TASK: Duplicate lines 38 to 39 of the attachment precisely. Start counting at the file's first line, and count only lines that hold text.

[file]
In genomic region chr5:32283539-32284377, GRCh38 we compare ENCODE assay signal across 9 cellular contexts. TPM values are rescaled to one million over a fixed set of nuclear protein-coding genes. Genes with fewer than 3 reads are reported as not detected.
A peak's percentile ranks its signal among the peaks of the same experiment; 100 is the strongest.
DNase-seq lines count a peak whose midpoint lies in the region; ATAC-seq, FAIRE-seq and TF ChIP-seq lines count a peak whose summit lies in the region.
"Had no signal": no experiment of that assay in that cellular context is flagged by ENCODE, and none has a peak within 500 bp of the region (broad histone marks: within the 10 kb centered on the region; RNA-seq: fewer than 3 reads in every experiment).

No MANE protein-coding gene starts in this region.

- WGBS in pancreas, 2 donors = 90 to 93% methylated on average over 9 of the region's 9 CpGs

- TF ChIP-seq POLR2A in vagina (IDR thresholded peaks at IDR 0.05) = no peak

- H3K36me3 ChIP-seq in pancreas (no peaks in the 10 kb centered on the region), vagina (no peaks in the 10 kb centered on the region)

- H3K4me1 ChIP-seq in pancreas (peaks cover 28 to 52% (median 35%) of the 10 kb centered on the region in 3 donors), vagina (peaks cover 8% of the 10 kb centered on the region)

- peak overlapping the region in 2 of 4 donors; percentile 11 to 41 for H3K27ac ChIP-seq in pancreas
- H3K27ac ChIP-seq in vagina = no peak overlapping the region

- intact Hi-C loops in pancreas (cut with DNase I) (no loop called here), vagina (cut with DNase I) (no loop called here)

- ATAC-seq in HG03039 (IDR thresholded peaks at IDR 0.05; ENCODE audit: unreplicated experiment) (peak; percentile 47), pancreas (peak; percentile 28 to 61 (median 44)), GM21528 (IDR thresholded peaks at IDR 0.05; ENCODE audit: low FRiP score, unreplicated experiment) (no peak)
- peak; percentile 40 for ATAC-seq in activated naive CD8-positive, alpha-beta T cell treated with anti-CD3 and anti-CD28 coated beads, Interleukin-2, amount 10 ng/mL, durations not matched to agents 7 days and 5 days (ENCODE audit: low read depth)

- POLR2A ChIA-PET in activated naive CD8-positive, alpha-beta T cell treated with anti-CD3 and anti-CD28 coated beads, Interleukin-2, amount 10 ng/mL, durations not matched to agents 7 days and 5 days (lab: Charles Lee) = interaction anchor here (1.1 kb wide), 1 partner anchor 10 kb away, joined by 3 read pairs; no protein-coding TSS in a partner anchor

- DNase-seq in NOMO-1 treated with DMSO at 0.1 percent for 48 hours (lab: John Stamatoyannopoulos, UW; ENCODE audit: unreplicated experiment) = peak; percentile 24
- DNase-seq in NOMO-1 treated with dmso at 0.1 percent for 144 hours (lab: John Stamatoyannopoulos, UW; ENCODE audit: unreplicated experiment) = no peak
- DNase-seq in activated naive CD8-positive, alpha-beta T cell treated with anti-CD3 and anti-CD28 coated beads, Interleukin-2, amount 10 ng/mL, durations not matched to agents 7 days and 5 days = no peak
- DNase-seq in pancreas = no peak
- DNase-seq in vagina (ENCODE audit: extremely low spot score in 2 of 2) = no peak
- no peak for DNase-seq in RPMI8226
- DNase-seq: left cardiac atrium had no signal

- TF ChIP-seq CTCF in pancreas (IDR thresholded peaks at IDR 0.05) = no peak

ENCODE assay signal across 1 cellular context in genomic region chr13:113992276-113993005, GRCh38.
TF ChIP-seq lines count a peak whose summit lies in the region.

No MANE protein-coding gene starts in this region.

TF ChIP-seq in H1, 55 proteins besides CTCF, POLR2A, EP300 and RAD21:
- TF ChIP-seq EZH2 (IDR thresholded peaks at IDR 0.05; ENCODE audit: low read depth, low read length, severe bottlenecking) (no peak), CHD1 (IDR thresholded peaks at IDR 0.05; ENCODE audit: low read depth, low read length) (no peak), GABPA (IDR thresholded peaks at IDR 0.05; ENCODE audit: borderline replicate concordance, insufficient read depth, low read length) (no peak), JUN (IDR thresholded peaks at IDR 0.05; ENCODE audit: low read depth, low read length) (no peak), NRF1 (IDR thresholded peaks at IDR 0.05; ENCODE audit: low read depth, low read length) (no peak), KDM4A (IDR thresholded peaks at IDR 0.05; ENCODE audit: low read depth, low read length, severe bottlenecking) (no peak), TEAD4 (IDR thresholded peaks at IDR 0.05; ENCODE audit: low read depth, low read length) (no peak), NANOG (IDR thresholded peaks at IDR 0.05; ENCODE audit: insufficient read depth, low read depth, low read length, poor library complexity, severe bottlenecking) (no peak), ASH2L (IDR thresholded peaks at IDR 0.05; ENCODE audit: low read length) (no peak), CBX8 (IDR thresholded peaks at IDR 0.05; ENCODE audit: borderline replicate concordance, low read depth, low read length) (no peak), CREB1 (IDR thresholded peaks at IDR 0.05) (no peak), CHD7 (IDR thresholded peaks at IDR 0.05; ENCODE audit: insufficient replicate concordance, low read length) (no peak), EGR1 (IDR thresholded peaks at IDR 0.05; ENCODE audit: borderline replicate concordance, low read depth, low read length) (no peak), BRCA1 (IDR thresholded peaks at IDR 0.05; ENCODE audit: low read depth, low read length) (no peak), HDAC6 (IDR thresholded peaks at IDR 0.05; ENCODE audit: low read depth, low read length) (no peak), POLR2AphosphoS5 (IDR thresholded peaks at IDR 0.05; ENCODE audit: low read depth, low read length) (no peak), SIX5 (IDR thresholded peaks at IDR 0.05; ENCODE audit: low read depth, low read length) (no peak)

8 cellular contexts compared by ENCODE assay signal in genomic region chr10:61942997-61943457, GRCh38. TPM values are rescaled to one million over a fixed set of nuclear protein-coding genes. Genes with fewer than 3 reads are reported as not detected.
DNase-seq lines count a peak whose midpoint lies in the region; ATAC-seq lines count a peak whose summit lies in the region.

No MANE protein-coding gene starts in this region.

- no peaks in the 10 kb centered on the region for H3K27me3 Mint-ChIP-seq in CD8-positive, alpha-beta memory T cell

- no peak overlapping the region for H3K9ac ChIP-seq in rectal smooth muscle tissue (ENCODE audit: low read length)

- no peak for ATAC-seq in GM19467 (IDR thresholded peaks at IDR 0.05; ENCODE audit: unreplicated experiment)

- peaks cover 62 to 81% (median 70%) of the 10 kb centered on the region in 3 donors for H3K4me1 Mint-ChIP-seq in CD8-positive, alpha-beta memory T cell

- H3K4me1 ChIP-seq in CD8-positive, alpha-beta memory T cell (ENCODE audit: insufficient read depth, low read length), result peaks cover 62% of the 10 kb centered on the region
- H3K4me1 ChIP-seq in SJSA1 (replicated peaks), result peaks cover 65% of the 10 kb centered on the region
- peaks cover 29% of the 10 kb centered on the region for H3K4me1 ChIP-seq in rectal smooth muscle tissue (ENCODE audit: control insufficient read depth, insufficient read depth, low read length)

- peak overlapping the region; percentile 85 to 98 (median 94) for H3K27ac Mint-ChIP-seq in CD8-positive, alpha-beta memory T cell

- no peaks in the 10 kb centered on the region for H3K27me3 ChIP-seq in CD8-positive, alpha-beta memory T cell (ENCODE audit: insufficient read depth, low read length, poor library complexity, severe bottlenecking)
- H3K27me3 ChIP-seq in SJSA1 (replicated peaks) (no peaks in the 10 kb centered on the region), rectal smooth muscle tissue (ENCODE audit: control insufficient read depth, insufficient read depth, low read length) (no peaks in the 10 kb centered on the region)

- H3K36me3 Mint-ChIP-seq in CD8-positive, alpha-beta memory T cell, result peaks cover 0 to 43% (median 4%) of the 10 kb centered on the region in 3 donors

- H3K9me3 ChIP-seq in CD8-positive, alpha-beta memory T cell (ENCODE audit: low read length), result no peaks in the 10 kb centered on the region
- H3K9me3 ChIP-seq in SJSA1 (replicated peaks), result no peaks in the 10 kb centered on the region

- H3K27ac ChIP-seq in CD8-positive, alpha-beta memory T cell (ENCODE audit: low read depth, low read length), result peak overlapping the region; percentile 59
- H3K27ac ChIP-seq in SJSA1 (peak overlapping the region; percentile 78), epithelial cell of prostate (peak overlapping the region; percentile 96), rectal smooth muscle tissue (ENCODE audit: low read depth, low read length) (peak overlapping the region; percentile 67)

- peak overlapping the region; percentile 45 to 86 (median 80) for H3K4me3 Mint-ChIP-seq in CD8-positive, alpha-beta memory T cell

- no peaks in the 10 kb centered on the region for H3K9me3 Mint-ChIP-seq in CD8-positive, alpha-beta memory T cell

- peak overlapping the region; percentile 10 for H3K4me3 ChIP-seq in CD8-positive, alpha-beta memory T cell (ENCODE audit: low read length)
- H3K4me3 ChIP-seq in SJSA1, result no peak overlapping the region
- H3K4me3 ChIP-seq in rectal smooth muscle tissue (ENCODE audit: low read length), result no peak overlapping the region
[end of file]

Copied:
- peaks cover 29% of the 10 kb centered on the region for H3K4me1 ChIP-seq in rectal smooth muscle tissue (ENCODE audit: control insufficient read depth, insufficient read depth, low read length)

- peak overlapping the region; percentile 85 to 98 (median 94) for H3K27ac Mint-ChIP-seq in CD8-positive, alpha-beta memory T cell